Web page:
To compare GPS vs. RFID for asset location purposes, you first need to understand the following technology:

  • GPS (which stands for Global Positioning System) uses a signal processor to receive low-power satellite signals and calculate positioning. It can then transmits that information either through a cellular network or a long-range system like Symphony Link.
  • Passive RFID (radio frequency identification) uses a reader that transmits a very powerful low-frequency RF signal to an RFID sticker. This sticker is made only of metal and silicone (think of the stickers you’ve seen in library books) and has no battery. The electrons in the RFID sticker become excited and begin to flow from the signal, causing the chip to wake up and transmit back to the reader at a much higher frequency.
  • Active RFID doesn’t get the power it needs to transmit from an exciter but rather from a battery. (Hence, “active.”) The tag typically contains a Bluetooth chip and a single antenna. Every couple milliseconds, the tag transmits its identity to a reader.

The number one thing that should be on your mind if you’re thinking about handling asset location through GPS or RFID technology (whether it’s active or passive) is energy, energy, energy.

GPS Vs. RFID: A Look At Power Consumption

GPS is very energy-intensive for two reasons:

  1. GPS signal processors are power-hungry. While processors today are much more power-efficient than they used to be, these little pieces of silicone still have to do a number of complex time calculations as they receive low-power satellite signals. This process takes dozens of milliwatts per transaction (per processor) regardless of new innovations.
  2. Data transmission is also very power-hungry. Once the GPS knows where the “thing” is, it has to transmit that information—and this takes a great deal of energy. To handle this energy drain, GPS-based location systems are often powered by the battery of the vehicle they’re attached to (in vehicular/moving equipment use cases). There are some creative ways to save power when transmitting via GPS, but those typically involve the GPS unit sleeping between transmissions. This allows the unit to transmit its starting and ending positions, but not the route taken.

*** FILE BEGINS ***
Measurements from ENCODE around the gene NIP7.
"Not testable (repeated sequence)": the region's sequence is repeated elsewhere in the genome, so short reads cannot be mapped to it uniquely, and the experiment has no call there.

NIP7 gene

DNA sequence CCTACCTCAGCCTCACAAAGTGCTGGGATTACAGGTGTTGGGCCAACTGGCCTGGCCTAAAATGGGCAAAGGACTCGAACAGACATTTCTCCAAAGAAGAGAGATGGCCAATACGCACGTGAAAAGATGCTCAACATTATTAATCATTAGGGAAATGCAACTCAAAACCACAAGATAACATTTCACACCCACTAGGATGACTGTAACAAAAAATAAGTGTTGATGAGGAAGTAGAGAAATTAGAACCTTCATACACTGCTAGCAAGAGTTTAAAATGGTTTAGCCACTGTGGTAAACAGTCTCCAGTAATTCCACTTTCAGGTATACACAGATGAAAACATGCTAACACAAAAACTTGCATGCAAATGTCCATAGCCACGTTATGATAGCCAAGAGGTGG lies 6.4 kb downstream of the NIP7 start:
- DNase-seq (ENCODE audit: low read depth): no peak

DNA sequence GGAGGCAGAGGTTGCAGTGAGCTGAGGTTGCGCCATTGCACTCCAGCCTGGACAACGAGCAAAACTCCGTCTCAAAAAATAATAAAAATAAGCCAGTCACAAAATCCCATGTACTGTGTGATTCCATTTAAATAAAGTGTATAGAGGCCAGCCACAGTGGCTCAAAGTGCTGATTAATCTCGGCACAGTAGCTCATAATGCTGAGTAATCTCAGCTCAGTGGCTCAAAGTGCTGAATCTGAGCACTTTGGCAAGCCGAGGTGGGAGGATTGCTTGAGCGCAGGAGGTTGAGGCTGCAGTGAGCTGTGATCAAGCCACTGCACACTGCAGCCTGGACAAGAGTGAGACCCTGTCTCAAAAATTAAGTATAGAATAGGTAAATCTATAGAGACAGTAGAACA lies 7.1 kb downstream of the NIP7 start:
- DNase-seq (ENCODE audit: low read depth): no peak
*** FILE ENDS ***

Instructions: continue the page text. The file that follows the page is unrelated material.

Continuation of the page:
RFID-based location systems, on the other hand, are not quite as power-hungry. Passive RFID system tags don’t require power at all, and active RFID systems like AirFinder use low-energy tags. The readers for RFID systems are either powered by D batteries or are connected to AC power, providing an abundant energy supply.

GPS Vs. RFID: Uses

One of the primary uses for GPS-based asset location is vehicle location. As previously mentioned, the GPS unit on the vehicle can sometimes use the vehicle battery, giving it the power it requires.

Passive RFID is ideal for tracking assets that can be read through a choke point. For example, some airlines are integrating passive RFID into luggage tags, and some delivery services are adding tags to shipping crates and boxes. The tags are extremely inexpensive (pennies when bought in bulk), which makes these applications possible.

Active RFID is a very inexpensive RTLS option (even though the tags are more expensive than passive RFID tags), and it’s ideal for tracking assets in parts of or an entire building. It can be used to manage chain of custody, ensure quality control, or enhance vendor risk management practices.

Still unsure of your best asset location technology options?

We’re happy to help you figure out whether RTLS or GPS technology is best suited for your industry or application.

AF - CTA Large - Asset Location Technologies & The Selection Process

Written by Brian Ray

Brian is the Founder and CTO of Link Labs. As the chief technical innovator and leader of the company, Brian has led the creation and deployment of a new type of ultra long-range, low-power wireless networking which is transforming the Internet of Things and M2M space.

Before starting Link Labs, Brian led a team at the Johns Hopkins University Applied Physics Lab that solved communications and geolocation problems for the national intelligence community. He was also the VP of Engineering at the network security company, Lookingglass, and served for eight years as a submarine officer in the U.S. Navy. He graduated from the U.S. Naval Academy and received his Master’s Degree from Oxford University.

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